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Slovaks Vote in Presidential Elections - 2004-04-03

Slovaks voted Saturday in the first round of elections to choose a president who would guide the country through the first years of membership in the European Union and NATO. They also vote in a referendum on whether Slovakia should hold early Parliamentary elections to replace an unpopular government.

Among the leading candidates for the largely ceremonial post of president are Foreign Minister Eduard Kukan and former Prime Minister Vladimir Meciar, an ex-Communist who was much criticized for his autocratic style. The incumbent, President Rudolf Shuster, is running as an independent, and is given a slim chance of winning.

If no candidate gets at least 50 percent of the votes, the two top contenders will go into a runoff election April 17.

Vladimir Meciar took the country to nationhood following the split of Czechoslovakia in 1993, and is widely blamed for delaying the country's integration with European institutions. He was voted out of office in 1998, but has remained in politics. He now says he has changed.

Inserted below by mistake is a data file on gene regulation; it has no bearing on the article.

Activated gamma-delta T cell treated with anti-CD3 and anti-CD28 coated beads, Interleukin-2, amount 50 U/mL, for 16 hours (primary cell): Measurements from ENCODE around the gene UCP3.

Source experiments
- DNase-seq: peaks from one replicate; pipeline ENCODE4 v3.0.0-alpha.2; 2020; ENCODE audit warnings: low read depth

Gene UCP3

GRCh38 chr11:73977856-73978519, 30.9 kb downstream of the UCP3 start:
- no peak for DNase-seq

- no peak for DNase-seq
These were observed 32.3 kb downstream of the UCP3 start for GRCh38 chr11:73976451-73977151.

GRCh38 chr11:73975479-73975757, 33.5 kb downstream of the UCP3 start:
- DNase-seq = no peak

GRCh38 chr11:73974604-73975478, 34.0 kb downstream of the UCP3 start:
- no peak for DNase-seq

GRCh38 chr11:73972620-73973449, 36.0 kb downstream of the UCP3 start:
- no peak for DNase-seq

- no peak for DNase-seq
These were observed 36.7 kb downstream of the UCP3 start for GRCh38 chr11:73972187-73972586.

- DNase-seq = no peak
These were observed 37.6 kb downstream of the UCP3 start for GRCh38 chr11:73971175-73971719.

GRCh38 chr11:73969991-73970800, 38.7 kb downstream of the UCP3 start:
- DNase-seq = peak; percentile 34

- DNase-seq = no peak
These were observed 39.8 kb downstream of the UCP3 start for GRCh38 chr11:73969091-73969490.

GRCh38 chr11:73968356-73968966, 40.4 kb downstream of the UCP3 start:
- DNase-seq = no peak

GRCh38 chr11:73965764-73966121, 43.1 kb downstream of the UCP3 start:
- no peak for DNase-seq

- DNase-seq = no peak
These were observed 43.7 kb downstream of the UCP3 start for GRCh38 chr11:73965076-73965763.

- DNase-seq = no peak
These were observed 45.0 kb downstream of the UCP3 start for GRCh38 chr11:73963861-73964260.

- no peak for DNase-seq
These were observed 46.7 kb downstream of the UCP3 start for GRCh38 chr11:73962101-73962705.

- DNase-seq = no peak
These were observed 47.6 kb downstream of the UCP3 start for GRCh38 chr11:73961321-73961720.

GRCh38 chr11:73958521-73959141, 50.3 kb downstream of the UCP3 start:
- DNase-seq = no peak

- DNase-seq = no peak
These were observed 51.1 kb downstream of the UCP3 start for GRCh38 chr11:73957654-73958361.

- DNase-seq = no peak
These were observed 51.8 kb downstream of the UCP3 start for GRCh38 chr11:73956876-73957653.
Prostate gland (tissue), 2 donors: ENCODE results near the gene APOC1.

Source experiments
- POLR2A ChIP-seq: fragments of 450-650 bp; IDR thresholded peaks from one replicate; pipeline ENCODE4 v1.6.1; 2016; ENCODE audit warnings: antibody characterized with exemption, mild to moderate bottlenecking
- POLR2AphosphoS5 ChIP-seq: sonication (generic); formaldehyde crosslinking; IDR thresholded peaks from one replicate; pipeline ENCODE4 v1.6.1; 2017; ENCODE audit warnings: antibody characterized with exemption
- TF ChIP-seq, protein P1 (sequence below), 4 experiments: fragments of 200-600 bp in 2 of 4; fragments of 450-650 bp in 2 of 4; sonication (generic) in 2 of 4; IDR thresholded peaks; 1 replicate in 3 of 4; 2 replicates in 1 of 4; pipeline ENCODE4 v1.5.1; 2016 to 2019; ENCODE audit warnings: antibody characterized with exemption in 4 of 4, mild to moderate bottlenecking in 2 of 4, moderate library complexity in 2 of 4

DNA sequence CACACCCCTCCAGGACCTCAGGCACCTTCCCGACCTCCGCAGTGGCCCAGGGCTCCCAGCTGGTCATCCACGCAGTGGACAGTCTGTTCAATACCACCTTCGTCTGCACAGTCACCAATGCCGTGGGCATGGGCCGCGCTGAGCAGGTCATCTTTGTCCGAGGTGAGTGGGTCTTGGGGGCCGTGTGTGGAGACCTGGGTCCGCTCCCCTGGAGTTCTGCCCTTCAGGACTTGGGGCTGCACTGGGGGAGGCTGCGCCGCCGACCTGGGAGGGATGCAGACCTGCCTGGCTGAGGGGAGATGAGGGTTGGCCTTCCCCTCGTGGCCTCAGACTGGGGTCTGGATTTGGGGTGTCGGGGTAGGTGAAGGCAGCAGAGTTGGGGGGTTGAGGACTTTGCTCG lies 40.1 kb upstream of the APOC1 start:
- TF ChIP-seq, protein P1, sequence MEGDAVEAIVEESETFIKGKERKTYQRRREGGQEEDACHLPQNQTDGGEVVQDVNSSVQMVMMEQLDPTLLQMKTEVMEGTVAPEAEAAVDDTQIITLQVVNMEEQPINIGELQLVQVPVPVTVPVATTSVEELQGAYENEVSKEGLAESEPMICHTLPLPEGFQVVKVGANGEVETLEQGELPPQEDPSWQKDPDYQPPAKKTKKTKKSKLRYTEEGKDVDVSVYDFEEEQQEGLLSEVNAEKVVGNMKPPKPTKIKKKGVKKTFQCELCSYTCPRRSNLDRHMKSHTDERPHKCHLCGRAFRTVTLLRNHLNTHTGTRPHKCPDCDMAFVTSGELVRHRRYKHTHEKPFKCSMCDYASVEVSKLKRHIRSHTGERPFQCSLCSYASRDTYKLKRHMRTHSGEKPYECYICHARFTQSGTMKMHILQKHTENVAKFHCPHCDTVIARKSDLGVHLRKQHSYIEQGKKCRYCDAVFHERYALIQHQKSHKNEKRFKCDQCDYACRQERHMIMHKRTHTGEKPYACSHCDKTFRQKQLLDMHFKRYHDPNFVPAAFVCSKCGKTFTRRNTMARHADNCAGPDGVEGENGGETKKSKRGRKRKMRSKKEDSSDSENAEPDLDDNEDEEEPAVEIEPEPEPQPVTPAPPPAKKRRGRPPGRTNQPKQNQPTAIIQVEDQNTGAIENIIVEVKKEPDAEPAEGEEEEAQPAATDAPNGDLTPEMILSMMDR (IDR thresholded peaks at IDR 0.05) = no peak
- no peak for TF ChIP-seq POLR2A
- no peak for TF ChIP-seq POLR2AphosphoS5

In a separate ballot, the Slovaks are also deciding whether to hold an early parliamentary election to get rid of the unpopular government of Prime Minister Mikulas Dzurinda. The referendum, initiated by opposition parties and trade unions, is seen as a protest against the government's belt-tightening policies. Many Slovaks accuse the prime minister of aiming to please foreign investors at the expense of the people.

But, speaking to a small group of Western reporters ahead of the elections, Mr. Dzurinda defended his policies.

"If we invite investors we do basically something good for people," he said. "I understand that it is impossible to the reforms without pain. But we have decided, rightly by my mind, that we do the most unpopular steps just immediately after the elections. We did it. Because I understood that we have such a mandate."

The prime minister said foreign investment, including a $1.5 billion car manufacturing plant built by Hyundai, creates thousands of much-needed jobs.

First official results of Saturday's voting are expected on Sunday.